Olin Library BP136.485 .N33 2007This book is an adaptation in English of the prefatory volume of a 40-volume biographical dictionary (in Arabic) of women scholars of the Prophet s hadith. Learned women enjoyed high public standing and authority in the formative years of Islam. For centuries thereafter, women travelled intensively for religious knowledge and routinely attended the most prestigious mosques and madrasas across the Islamic world. Typical documents (like class registers and ijazahs from women authorizing men to teach) and the glowing testimonies about their women teachers from the most revered ulema are cited in detail. An overview chapter, with accompanying maps, traces the spread of centres of hadith learning for women, and their eventual decline. The information summarized here is essential to a balanced appreciation of the role of women in Islamic society.
Women in the Middle East and North Africa: A Bibliography. (Two volumes) [Middle East Abstracts & Index. Volume 20E(i-ii).] Revised with an updated introduction and subject-corporate-named persons index. Seattle, Wash.: Reference Corp., 2007. (Viii+776p., ii+693p.)
The area of coverage of Women in the Middle East & North Africa bibliography is: Afghanistan, 217 records; Algeria, 92 records; Bahrain, 18 records; Cyprus, 26 records; Egypt, 245 records; Iran, 143 records; Iraq: 297 records; Israel-Palestine (including the Gaza Strip and West Bank), 1333 records; Jordan, 58 records; Kuwait, 42 records; Lebanon, 84 records; Libya, 20 records; Morocco, 43 records; Oman, 27 records; Qatar, 12 records; Saudi Arabia, 69 records; Syria, 46 records; Tunisia, 20 records; Turkey, 106 records; United Arab Emirates (UAE), 28 records; Yemen, 124 records; and General Middle East and North Africa, 75 records.
Women In Islamic Societies: A Selected Review Of Social Scientiﬁc Literature. A Report Prepared by the Federal Research Division, Library of Congress under an Interagency Agreement with the Office of the Director of National Intelligence/National Intelligence Council (ODNI/ADDNIA/NIC) and Central Intelligence Agency/Directorate of Science & Technology, November 2005.
The Study of Women in Islam and the West / by Y HADDAD - 2005. “This bibliography sets out to explore the topics that Muslim women in the West reflected on and researched as they joined the institutions of higher learning and began to have an input in the creation of knowledge. It also attempts to gather the available information about the experiences of Muslim women and surveys the available literature in English on Muslim women living in the West. While Muslim women have been professionally active in many fields, the bibliography is focused primarily on the production of knowledge by professors in the humanities and the social sciences and their contribution to our understanding of the debates about the women of Islam.”—Abstract.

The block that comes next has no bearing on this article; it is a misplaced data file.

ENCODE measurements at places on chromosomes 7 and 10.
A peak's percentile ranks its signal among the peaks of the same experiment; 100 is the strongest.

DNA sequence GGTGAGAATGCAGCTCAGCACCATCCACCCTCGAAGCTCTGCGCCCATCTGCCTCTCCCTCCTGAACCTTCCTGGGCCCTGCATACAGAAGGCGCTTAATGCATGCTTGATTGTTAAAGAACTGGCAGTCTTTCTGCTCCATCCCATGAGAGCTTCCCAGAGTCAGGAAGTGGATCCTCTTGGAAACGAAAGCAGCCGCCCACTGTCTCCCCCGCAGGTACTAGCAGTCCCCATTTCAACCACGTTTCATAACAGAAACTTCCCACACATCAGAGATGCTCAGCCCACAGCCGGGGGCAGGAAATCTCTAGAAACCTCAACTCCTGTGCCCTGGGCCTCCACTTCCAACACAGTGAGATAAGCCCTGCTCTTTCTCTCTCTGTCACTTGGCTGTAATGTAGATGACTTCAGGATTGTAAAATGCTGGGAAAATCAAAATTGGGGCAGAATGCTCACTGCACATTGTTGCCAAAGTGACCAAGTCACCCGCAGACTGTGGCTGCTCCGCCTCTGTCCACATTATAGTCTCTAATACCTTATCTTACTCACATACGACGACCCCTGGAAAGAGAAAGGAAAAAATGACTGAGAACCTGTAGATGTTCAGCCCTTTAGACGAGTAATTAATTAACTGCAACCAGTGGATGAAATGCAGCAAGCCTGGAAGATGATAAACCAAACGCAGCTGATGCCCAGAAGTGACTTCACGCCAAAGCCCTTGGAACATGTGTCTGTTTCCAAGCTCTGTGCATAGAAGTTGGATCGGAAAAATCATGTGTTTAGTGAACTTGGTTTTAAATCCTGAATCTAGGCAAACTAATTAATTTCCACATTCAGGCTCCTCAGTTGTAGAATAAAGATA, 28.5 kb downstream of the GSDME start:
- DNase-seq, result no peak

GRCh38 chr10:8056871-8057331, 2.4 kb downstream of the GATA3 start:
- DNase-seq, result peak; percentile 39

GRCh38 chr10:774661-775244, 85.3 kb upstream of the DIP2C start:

List of books and articles about Women in Islam "Discover librarian-selected research resources on Women in Islam from the Questia."
Amrouche, Fadhma: My life story: The autobiography of a Berber woman
Messaoudi, Khalida: Unbowed: An Algerian woman confronts Islamic Fundamentalism
Sebbar, Leila: An Algerian Childhood
Abouzeid, Leila (morocco): Return to Childhood
The Year of the Elephant (biog)
Fatima Mernissi, Dreams of Trespass: Tales of a Harem Girlhood (Reading, Mass.: Addison-Wesley, 1994
Colonial Histories, Post-Colonial Memories: The Legend of the Kahina, A
North African Heroine Abdelmajid Hannoum
Shaarawi, Huda: Harem Years: The Memoirs of an Egyptian Feminist
El Saadawi, Nawal: Memoirs from the Women's Prison (contemporary)
A Daughter of Isis, transl. Sherif Hetata
Kanafani, Fay Afaf: Nadia, Captive of Hope: Memoir of an Arab woman
Leila Ahmed: A Border Passage
Khul-Khaal: Five Egyptian Women Tell Their Stories by Nayra Atiya
Asmahan's Secrets: Woman, War and Song Sherifa Zuhur [feminist reading of the experience of a popular Egyptian singer]
Daughter of Damascas by Sirhan Tergeman, by Siham Tergaman
Center for Middle Eastern Studies
University of Texas
May Her Likes Be Multiplied: Biography and Gender Politics in Egypt Marilyn Booth
Daughters of the Nile: Photographs of Egyptian Women's Movements, 1900-1960 Hind Wassef and Nadia Wassef, Eds
Ancient Egyptian Dances Irena Lexova
Changed Identities: The Challenge of the New Generation in Saudi Arabia
May Yamani [published in England, 2000]
Tales Arab Women Tell and the Behavioral Patterns They Portray Hasan
In the House of Silence: Autobiographical Essays by Arab Women Writers, edited by Fadia Faqir
Auto/Biography and the Construction of Identity and Community in the Middle East. Mary Ann Fay, Ed.
4. there is a newish translation of Fadwa Tuqan's book Rihla Jabalia, Rihla Saaba (A Mountainous Journey, A Difficult Journey).
Women in Muslim Societies: Diversity within Unity
Herbert L. Bodman and Nayereh Tohidi, Eds.
Cosmopolitanism, Identity and Authenticity in the Middle East. Roel Meijer, Ed.
The Predicament of the Individual in the Middle East Hazim Saghie,